Sadhguru looks at the meaning of the Gopala chant, and explores various facets of Krishna - his beauty, his fearlessness, and how he played with the juice of life.

Gopala Gopala Gopi Vallabha Gopala
Govinda Govinda Rasa Leela Govinda

Gopala Gopala Gopi Vallabha Gopala
Govinda Govinda Yadu Kula Shura Govinda

Gopala Gopala Gopi Vallabha Gopala
Govinda Govinda Murali Lola Govinda

Gopala Gopala Gopi Vallabha Gopala
Govinda Govinda Radhe Mohana Govinda


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Gopala Gopala Gopi Vallabha Gopala
Govinda Govinda Shyama Sundara Govinda

Sadhguru: What is Gopala? What does it mean? Go means “cow.” Pala means “one who tends to it.” Krishna is seen as a cowherd. Generally, divinity has always been recognized in great ascetic yogis, or sometimes in the form of kings – but a cowherd... Socially, he is at the bottom rung. That is why Gopala. He is just a cowherd – but you cannot ignore him. His beauty, his wisdom, his strength, his valor could not be ignored, from day one. Even as a little baby, they could not ignore who he was. Many people tried to dismiss him. “He’s just a cowherd.” But that itself became a celebration for everyone else. “He’s a cowherd!” When we refer to him as Gopala, we are talking to him in an endearing way. When we call him Govinda, we are bowing down to him as the Divine. This moment he is God, the next moment he is a child, the next moment he is just a man – he is so many things at the same time.

Leela means play. The profound dimensions of life, the ultimate nature of the existence can be delivered in a playful way. We can say Rasa is the juice of life. There may not be an exact word to translate this into English. So with Rasa Leela Govinda, we are saying he is someone who played with the juice of life. The dance sessions that he had in these communities at certain times of the month or in the evenings after the work is done were referred to as Rasa Leela. That means “playing with the juice of life.” Slowly, this got identified as a space where there was no anger, there was no desire, just life. The juice of life flowed because there was no anger and no desire. So dance was not just dance, it took on a different dimension of transcendence.

This aspect has been brought forth in many ways. In various parts of the country, this Krishna culture developed in different ways because India has a multicultural scene. In Tamil Nadu, they sing “Aasaiyum kopamum illaa nagaram.” They are saying that is a space where there is no desire or anger. Once there is no anger and desire, man is no more a vested interest, he will be full of joy and love.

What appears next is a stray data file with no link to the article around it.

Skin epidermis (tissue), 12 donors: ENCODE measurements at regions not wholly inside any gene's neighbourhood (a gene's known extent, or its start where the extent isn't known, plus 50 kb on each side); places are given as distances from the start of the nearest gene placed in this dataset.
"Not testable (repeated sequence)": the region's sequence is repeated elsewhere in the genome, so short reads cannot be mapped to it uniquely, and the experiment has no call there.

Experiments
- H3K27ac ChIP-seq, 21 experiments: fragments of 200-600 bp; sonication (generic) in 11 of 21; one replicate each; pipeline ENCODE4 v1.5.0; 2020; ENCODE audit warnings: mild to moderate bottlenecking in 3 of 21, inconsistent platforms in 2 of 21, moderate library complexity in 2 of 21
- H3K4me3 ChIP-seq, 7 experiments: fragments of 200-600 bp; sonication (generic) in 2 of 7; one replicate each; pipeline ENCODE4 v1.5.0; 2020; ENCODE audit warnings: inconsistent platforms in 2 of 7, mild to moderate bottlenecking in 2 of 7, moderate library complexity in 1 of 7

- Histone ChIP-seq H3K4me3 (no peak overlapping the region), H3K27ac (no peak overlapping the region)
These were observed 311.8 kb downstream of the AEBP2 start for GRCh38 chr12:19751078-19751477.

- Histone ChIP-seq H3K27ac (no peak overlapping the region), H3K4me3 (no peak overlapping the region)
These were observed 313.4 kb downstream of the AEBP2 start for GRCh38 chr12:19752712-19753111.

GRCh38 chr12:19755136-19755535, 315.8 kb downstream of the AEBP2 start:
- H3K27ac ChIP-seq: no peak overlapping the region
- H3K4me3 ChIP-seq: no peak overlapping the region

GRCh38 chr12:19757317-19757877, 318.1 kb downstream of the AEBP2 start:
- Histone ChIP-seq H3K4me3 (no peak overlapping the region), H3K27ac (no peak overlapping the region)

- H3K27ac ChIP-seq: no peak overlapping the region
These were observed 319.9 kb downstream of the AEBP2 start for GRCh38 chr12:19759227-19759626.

Then we are saying, “Yadu Kula Shura.” He belongs to the clan of Yadavas or Yadus. They were a dynasty of kings. Some of the dynasties of kings belonged to the Sun Dynasty, some belonged to the Lunar Dynasty. The Yadus belonged to the Lunar Dynasty. So, Yadu Kula is referring to the dynasty. Shura literally means “a brave or a valiant person.” But at the same time, it is also the name of the tribe or clan that he was born into. His father Vasudeva was a Shura. It is being used in both ways.

The next thing that we are saying is “Murali Lola,” which means “one who loves to play his flute.” Murali means “flute.” One who enchants people with his flute is Murali Lola. The next thing we are saying is “Radhe Mohana.” That means “one who loved Radhe,” or “one who mesmerized Radhe.” It is both ways – one who is mesmerized by Radhe and one who mesmerizes Radhe.

The last line is “Shyama Sundara.” Sundara means “beautiful,” Shyam means “evening.” Because of the color of his skin, Krishna was known as a dusky beauty. He was like twilight. When the sun is just setting, the light blue of the day sky goes away and a dark, almost blackish blue comes up – that was his color. So they called him Shyama Sundara.

Editor’s Note: Sadhguru explores the life and path of Krishna. Watch the Leela series, available as a free webstream – one part every week.

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Image courtesy: Krishna and Radha under a tree in a storm from Wikipedia.